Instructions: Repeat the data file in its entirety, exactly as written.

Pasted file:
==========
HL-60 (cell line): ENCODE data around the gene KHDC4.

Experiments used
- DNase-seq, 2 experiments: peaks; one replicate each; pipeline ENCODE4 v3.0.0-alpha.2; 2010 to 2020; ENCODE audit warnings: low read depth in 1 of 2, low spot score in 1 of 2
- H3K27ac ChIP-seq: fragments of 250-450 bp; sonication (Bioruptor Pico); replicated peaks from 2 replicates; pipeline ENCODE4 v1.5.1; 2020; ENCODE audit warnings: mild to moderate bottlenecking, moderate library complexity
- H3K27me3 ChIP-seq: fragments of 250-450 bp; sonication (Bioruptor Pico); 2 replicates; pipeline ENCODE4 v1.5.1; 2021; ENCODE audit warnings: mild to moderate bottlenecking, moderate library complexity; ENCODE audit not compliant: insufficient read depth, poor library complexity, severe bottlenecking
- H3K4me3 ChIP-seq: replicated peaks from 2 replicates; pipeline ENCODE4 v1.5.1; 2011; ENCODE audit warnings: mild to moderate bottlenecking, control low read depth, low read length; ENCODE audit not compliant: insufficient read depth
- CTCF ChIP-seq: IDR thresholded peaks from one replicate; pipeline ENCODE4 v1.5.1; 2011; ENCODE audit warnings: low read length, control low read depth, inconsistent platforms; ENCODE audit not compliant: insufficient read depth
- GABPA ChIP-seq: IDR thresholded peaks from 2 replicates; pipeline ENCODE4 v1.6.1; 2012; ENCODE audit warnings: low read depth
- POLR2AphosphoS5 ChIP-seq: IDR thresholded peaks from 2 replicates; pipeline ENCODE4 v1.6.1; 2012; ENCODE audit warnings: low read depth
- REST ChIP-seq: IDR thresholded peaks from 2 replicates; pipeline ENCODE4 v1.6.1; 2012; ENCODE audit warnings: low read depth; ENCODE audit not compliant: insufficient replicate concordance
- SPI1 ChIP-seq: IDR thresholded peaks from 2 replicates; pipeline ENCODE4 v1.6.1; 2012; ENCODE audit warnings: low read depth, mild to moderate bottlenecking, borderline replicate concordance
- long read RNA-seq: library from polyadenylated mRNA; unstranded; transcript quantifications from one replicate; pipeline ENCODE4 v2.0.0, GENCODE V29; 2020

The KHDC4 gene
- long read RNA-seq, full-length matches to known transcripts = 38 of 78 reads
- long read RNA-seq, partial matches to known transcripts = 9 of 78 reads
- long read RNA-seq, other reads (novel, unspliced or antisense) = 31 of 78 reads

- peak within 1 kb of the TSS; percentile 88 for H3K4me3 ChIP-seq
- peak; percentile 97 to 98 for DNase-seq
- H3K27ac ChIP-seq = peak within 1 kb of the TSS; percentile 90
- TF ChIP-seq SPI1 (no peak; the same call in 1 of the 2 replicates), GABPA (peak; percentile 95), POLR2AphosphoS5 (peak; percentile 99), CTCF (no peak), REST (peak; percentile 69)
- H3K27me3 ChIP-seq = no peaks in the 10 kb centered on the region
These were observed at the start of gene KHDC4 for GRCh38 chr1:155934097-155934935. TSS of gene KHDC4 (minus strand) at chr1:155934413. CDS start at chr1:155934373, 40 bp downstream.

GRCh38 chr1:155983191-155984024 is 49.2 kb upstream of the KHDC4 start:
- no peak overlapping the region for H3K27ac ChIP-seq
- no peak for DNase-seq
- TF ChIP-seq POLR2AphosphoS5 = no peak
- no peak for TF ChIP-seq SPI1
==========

HL-60 (cell line): ENCODE data around the gene KHDC4.

Experiments used
- DNase-seq, 2 experiments: peaks; one replicate each; pipeline ENCODE4 v3.0.0-alpha.2; 2010 to 2020; ENCODE audit warnings: low read depth in 1 of 2, low spot score in 1 of 2
- H3K27ac ChIP-seq: fragments of 250-450 bp; sonication (Bioruptor Pico); replicated peaks from 2 replicates; pipeline ENCODE4 v1.5.1; 2020; ENCODE audit warnings: mild to moderate bottlenecking, moderate library complexity
- H3K27me3 ChIP-seq: fragments of 250-450 bp; sonication (Bioruptor Pico); 2 replicates; pipeline ENCODE4 v1.5.1; 2021; ENCODE audit warnings: mild to moderate bottlenecking, moderate library complexity; ENCODE audit not compliant: insufficient read depth, poor library complexity, severe bottlenecking
- H3K4me3 ChIP-seq: replicated peaks from 2 replicates; pipeline ENCODE4 v1.5.1; 2011; ENCODE audit warnings: mild to moderate bottlenecking, control low read depth, low read length; ENCODE audit not compliant: insufficient read depth
- CTCF ChIP-seq: IDR thresholded peaks from one replicate; pipeline ENCODE4 v1.5.1; 2011; ENCODE audit warnings: low read length, control low read depth, inconsistent platforms; ENCODE audit not compliant: insufficient read depth
- GABPA ChIP-seq: IDR thresholded peaks from 2 replicates; pipeline ENCODE4 v1.6.1; 2012; ENCODE audit warnings: low read depth
- POLR2AphosphoS5 ChIP-seq: IDR thresholded peaks from 2 replicates; pipeline ENCODE4 v1.6.1; 2012; ENCODE audit warnings: low read depth
- REST ChIP-seq: IDR thresholded peaks from 2 replicates; pipeline ENCODE4 v1.6.1; 2012; ENCODE audit warnings: low read depth; ENCODE audit not compliant: insufficient replicate concordance
- SPI1 ChIP-seq: IDR thresholded peaks from 2 replicates; pipeline ENCODE4 v1.6.1; 2012; ENCODE audit warnings: low read depth, mild to moderate bottlenecking, borderline replicate concordance
- long read RNA-seq: library from polyadenylated mRNA; unstranded; transcript quantifications from one replicate; pipeline ENCODE4 v2.0.0, GENCODE V29; 2020

The KHDC4 gene
- long read RNA-seq, full-length matches to known transcripts = 38 of 78 reads
- long read RNA-seq, partial matches to known transcripts = 9 of 78 reads
- long read RNA-seq, other reads (novel, unspliced or antisense) = 31 of 78 reads

- peak within 1 kb of the TSS; percentile 88 for H3K4me3 ChIP-seq
- peak; percentile 97 to 98 for DNase-seq
- H3K27ac ChIP-seq = peak within 1 kb of the TSS; percentile 90
- TF ChIP-seq SPI1 (no peak; the same call in 1 of the 2 replicates), GABPA (peak; percentile 95), POLR2AphosphoS5 (peak; percentile 99), CTCF (no peak), REST (peak; percentile 69)
- H3K27me3 ChIP-seq = no peaks in the 10 kb centered on the region
These were observed at the start of gene KHDC4 for GRCh38 chr1:155934097-155934935. TSS of gene KHDC4 (minus strand) at chr1:155934413. CDS start at chr1:155934373, 40 bp downstream.

GRCh38 chr1:155983191-155984024 is 49.2 kb upstream of the KHDC4 start:
- no peak overlapping the region for H3K27ac ChIP-seq
- no peak for DNase-seq
- TF ChIP-seq POLR2AphosphoS5 = no peak
- no peak for TF ChIP-seq SPI1